Britain is accepting thousands of Syrian refugees. But where are the Christians?
No Christians at all were among more than 1,000 Syrian refugees resettled in Britain in the first quarter of this year. The UN High Commission for Refugees (UNHCR) originally recommended 1,358 Syrian refugees for resettlement in Britain, of which only four were Christians. The Home Office agreed to resettle 1,112 of them, all Muslims.
The figures were revealed in response to a Freedom of Information request by the Barnabas Fund, a charity which provides aid to Christians in Muslim countries.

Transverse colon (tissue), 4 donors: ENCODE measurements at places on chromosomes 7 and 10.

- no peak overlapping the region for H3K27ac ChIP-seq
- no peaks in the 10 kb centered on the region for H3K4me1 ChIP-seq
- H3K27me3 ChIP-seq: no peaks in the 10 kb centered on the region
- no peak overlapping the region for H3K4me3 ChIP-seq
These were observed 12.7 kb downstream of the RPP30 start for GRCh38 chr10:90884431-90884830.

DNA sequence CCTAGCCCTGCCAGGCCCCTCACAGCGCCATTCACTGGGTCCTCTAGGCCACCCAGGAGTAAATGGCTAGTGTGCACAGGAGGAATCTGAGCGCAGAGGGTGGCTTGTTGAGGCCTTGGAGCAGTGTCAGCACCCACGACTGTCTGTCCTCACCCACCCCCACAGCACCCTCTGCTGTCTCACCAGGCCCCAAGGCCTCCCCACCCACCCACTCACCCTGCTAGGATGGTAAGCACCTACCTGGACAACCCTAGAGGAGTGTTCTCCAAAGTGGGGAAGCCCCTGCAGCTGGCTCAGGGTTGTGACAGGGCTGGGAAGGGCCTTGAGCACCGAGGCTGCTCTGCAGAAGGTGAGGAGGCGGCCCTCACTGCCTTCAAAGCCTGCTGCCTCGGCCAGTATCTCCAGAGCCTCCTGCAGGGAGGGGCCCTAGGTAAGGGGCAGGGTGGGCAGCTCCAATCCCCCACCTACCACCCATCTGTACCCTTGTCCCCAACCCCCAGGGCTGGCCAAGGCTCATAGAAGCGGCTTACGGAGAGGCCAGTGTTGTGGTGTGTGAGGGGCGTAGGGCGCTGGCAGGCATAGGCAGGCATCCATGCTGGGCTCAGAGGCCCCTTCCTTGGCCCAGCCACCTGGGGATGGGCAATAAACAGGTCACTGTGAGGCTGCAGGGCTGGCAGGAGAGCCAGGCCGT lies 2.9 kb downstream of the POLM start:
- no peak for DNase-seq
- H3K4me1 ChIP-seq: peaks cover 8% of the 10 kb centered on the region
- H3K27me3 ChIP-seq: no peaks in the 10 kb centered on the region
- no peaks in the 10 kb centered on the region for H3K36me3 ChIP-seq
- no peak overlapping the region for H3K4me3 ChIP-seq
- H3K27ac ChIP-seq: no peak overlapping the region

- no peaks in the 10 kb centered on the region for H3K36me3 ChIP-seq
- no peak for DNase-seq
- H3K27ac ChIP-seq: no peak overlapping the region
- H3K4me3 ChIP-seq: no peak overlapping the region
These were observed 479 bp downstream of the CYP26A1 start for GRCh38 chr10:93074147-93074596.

Last year, the agency said, the UNHCR recommended 7,060 Syrian refugees to Britain, of whom only 25 were Christians. Of the 4,850 accepted by the Home Office last year, only 11 were Christians.
“It shows a pattern of under-representation and significant prima facie evidence of discrimination that the Government has a legal duty to take concrete steps to address,” the Barnabas Fund said.
Christians made up about 10 per cent of Syria’s pre-war population. Why, then, are so few being resettled in Britain?
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